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Devastation to Sustainability: Flooded Property Returned to Open Space

LOCKWOOD, NV – Life on the Truckee River can be dangerous during winter rainstorms. Warm currents from the South Pacific Ocean bring rain on top of the winter snow, which can cause severe flooding. This weather pattern is known as the “Pineapple Express.” It caused the river to overflow its banks into the Truckee River Mobile Home Park in Lockwood, Nevada, on December 31, 1996. The President subsequently declared a Federal disaster on January 3, 1997.

The same weather pattern occurred December 31, 2005. However, this time the Washoe County government, residents of the mobile home park, and several neighboring properties were prepared. The community had participated in a $3.6 million project that successfully mitigated the repetitive damage caused by the river’s flooding.

Lockwood is a small community east of Reno/Sparks along the Truckee River. For most of the year, life near the river is pleasurable. Trout fishing and outdoor recreation create a lifestyle that many Nevadans enjoy.

The Washoe County Public Works Department was aware of the flooding problems in Lockwood. The area had flooded five times in 15 years. The mobile homes in the park and 12 nearby single family homes were substantially damaged.

Washoe County applied to the State of Nevada Department of Emergency Management for funding under the Federal Emergency Management Agency’s (FEMA) Hazard Mitigation Grant Program (HMGP) and Pre-Disaster Mitigation (PDM) program to buy out the properties located in the floodway.

David T. Price of the Washoe County Department of Public Works was the engineer in charge of the project. He recalled how devastated the area was. “We worked very hard on that project - it was a mess,” he said. Mr. Price was proud of the cooperative effort between the Washoe County Department of Public Works and the Nevada Department of Transportation (NDOT). NDOT contributed 44 mobile homes to the project. The homes had been part of a purchase of land in Carson City for a new freeway. “I enjoyed working with [FEMA] and it was a pleasure to see the joy of the people we helped relocate,” Mr. Price reminisced. There was initially concern that one of the home owners did not want to participate in the acquisition project. He stated, “It couldn’t have turned out better.” The homeowner eventually decided to sell their property to the State of Nevada Wild Life Conservancy, which will help protect wildlife in Lockwood.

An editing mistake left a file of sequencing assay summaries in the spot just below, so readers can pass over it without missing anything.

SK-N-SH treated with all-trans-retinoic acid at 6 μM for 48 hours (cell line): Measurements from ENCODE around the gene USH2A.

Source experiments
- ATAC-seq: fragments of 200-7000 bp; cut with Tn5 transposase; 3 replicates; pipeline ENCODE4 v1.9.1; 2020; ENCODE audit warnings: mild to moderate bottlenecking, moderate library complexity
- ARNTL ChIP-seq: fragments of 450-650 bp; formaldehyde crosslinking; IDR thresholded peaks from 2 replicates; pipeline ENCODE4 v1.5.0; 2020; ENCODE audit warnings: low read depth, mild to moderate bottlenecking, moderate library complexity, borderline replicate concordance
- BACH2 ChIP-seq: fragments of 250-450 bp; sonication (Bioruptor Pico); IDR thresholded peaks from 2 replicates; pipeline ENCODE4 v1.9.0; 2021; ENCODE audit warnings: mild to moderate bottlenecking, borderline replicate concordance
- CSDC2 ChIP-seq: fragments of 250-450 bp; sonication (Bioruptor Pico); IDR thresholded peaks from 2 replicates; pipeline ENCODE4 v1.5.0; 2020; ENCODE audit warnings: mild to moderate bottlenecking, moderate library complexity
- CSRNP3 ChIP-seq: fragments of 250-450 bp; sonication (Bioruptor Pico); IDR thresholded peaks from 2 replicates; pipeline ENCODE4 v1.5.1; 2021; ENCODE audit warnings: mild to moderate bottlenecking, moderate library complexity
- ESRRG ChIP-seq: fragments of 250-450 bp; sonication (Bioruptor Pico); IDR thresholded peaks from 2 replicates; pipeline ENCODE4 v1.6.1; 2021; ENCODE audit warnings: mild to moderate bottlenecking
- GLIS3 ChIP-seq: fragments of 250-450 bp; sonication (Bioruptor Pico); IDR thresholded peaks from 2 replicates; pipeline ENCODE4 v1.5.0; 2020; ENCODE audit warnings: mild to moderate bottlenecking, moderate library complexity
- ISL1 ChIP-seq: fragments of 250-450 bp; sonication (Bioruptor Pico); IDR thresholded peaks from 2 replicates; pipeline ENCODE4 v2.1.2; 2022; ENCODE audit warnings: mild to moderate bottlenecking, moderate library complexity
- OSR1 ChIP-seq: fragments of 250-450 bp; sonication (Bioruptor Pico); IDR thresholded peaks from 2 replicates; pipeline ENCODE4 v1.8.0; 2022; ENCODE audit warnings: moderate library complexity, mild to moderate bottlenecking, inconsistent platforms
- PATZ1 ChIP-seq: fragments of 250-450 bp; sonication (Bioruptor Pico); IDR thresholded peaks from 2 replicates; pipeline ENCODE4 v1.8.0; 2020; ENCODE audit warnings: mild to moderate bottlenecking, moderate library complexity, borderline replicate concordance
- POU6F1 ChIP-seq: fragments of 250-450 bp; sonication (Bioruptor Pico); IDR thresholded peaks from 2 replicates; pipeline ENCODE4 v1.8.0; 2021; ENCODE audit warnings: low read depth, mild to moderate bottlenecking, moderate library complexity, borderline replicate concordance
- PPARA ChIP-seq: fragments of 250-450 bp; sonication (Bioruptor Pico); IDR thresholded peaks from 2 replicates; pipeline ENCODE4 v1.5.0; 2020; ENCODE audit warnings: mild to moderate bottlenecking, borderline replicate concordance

In 1996, a “Pineapple Express” weather pattern increased the river flow to just over 18,000 cubic feet per second in downtown Reno, and there was nothing anyone could do but wait helplessly as properties were damaged. When the sanitation system at the mobile home park failed, the park’s operation permit was placed under suspension by the Washoe County District Health Department. The residents of the mobile home park and the 12 neighboring houses were homeless and had lost all their possessions.

By the end of the acquisition project, all of the families devastated by the Truckee River’s floodwaters were living in new locations. Families in the mobile home park received relocation cost assistance, which enabled them to move to another park of their choice. Some residents purchased mobile homes from NDOT. On New Year’s Eve 2005, the homeowners in Lockwood were safe in their new homes.

There is an ongoing effort to mitigate flood losses in the area. The Washoe County Parks Department is working with the multijurisdictional Truckee River Flood Project to create a multi-purpose flood control project and public use areas that can also provide habitat for wildlife. Additionally, the project will preserve the lifestyle of a small working-class community.

The land is now open space and wetlands that drain water during high water events, and is deed-restricted to that use in perpetuity under the federal grants. The Washoe County Parks Department and the State of Nevada Wildlife Conservancy are working on an open space project addressing flood control, wildlife, and community use.

The cooperative efforts of the federal, state and local government to mitigate flood losses have created a safer and better quality of life for residents of Lockwood.  

Last updated Jun 3, 2020